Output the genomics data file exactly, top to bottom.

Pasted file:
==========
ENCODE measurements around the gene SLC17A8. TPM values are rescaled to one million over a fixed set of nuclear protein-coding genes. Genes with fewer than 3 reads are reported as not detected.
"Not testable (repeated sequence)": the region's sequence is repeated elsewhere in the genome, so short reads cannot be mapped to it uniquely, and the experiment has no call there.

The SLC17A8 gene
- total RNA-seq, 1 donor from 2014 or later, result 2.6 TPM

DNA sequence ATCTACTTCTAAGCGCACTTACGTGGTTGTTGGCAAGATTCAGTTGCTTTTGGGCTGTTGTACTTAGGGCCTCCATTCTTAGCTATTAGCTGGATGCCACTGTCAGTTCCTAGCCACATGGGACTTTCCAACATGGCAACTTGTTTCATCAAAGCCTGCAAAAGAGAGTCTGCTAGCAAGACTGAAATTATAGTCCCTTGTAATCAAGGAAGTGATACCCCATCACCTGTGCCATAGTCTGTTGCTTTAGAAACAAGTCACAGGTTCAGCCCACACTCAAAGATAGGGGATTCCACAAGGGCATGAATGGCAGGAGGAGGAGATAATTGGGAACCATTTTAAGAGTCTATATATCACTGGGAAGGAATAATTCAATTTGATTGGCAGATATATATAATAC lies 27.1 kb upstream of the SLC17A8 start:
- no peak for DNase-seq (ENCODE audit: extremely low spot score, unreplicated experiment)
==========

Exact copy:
ENCODE measurements around the gene SLC17A8. TPM values are rescaled to one million over a fixed set of nuclear protein-coding genes. Genes with fewer than 3 reads are reported as not detected.
"Not testable (repeated sequence)": the region's sequence is repeated elsewhere in the genome, so short reads cannot be mapped to it uniquely, and the experiment has no call there.

The SLC17A8 gene
- total RNA-seq, 1 donor from 2014 or later, result 2.6 TPM

DNA sequence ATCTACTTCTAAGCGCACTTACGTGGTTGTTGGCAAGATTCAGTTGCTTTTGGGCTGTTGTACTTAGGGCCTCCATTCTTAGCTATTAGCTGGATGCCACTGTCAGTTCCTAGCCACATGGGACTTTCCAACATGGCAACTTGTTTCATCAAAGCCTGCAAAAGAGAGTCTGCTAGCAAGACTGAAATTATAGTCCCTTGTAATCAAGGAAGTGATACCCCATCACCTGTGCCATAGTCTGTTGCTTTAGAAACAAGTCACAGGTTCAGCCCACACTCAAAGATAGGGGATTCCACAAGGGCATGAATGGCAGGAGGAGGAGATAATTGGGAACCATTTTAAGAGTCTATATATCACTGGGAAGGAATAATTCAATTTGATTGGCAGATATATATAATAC lies 27.1 kb upstream of the SLC17A8 start:
- no peak for DNase-seq (ENCODE audit: extremely low spot score, unreplicated experiment)